Humber Bridge. George in particular loved organs. He looked after their
number 1 Gavioli, an 89 key VB instrument, and purchased an 87 Key
Hooghuys - a beautiful sounding organ which I had the privilege of
hearing, in private with an ex-employee of Screeton Bothers, for the
best part of a day, as George played their full repertoire of around 5
hours of 87 key music, in the shed, just after both organs were
acquired. The Cleethorpes organ was being rebuilt at the time, and was
in good storage, a few yards in front of the Hooghuys.
Unfortunately, Edgar, George, and also their sister, Rosie died, and in
the meantime, restoration ceased, and the organ was moved outdoors,
underneath only a tarpaulin, by John Armitage. Consequently, all of the
restoration work was wasted, as the summer and winter weather took its
toll, over the following years.
February 15, 2009
A little more information for you, about the organ.
I spoke today to my father. He operated the organ for a time, somewhere
in the early 1950's. He confirms that there was no glockenspiel fitted
to the organ, and that up to that date there never had been one. It did
have, as we both remember, two sets of castanets. The owner also
experimented with an additional side drum in addition to the standard
snare and bass drums, but this was soon removed.
A glockenspiel was indeed fitted later, as you guessed, but this was
only from around 1968 - 1970, shortly before the organ fell into
disrepair due to neglect, and due to being placed in the 'care' of
teenage operators, who neglected and abused the instrument and its'
My father says that some of the daily maintenance involved the
following, in the 1950's:
The first jobs were to clean the Savage ride engine, drain the pipework
of water, check the boiler water and lubrication, and get the fire back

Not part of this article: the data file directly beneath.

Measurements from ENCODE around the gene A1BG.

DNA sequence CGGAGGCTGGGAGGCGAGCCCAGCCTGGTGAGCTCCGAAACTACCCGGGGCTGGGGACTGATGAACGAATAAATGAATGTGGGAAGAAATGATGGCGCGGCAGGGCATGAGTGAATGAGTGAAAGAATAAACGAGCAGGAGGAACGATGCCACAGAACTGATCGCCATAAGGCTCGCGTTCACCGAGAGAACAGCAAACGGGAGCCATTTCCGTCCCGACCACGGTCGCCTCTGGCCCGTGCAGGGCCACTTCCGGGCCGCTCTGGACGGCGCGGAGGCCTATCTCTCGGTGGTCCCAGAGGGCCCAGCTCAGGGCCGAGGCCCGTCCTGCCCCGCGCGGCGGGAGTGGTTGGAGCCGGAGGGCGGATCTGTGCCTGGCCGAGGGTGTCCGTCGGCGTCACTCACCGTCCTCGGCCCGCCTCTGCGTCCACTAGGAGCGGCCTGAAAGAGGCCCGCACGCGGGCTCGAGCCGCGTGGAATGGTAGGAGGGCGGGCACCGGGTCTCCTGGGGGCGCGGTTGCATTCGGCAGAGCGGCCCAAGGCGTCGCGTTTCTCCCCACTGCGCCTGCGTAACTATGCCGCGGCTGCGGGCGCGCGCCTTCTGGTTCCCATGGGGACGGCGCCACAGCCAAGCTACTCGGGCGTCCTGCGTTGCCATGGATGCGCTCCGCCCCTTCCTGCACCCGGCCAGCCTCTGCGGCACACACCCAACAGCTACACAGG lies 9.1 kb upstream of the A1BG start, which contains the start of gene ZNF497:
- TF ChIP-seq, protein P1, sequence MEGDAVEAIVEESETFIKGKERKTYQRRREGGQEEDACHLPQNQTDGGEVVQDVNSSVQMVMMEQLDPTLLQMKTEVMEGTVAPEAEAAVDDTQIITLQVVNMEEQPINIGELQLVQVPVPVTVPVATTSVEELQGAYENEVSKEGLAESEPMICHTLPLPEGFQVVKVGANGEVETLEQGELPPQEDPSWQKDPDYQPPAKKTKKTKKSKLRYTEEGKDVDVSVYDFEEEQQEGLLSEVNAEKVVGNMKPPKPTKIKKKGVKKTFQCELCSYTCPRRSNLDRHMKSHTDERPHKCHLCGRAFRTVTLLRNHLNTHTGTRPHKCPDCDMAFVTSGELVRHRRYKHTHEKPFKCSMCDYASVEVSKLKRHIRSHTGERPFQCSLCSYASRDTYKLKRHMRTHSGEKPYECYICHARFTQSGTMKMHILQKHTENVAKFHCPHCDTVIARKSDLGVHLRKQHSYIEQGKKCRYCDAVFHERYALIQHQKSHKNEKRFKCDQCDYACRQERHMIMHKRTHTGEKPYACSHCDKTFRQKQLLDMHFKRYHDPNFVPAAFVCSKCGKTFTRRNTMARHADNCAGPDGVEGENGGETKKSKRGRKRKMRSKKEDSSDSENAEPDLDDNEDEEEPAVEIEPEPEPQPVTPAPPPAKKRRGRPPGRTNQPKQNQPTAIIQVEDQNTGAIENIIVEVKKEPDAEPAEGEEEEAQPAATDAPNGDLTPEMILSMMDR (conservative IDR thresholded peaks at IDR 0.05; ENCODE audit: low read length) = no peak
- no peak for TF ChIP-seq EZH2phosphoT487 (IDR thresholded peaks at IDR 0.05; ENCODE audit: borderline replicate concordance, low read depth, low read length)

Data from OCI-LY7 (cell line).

up to temperature. The next job was to do the same to the 1.5 H.P. organ
engine. This latter solely worked the Gavioli drive belts. Next, the
keyframe was dusted off with a camel hair brush, to remove debris. The
keyframe metalwork was then oiled thoroughly with a rag containing very
light 'sewing machine' oil. This was then wiped down to remove excess
In addition to this, every week the music book pages were all opened,
and debris brushed away from the folds in the card [with another camel
hair brush], and any necessary repairs were then done to the books.
Also, the organ was re-tuned several times per season, by a professional
tuner. If the weather was excessively cold or hot, then the tuning was
also checked by Mr. Carl Mumby himself.
At the end of each day, the two steam engines would again be cleaned,
and the fire damped down for the night. The organ would also be sheeted
over to keep out vermin and wind-blown sand.
All of this would be in addition to the routine work of maintaining the
gallopers themselves. Such care ensured that the expensive music books
would last for decades, and that the keyframe would only rarely give any
In comparison, the neglect which it suffered in the last 3 or 4 years of
its working life resulted in a jamming keyframe which ripped every book
which passed over it. In 1971 or 1972, the last time I saw the organ
working, the tunes were unrecognizable, and many pipes were stuffed with
paper, because they were either out of tune, or else the notes were
I hope that this helps to further clarify your appreciation of the
history of the organ?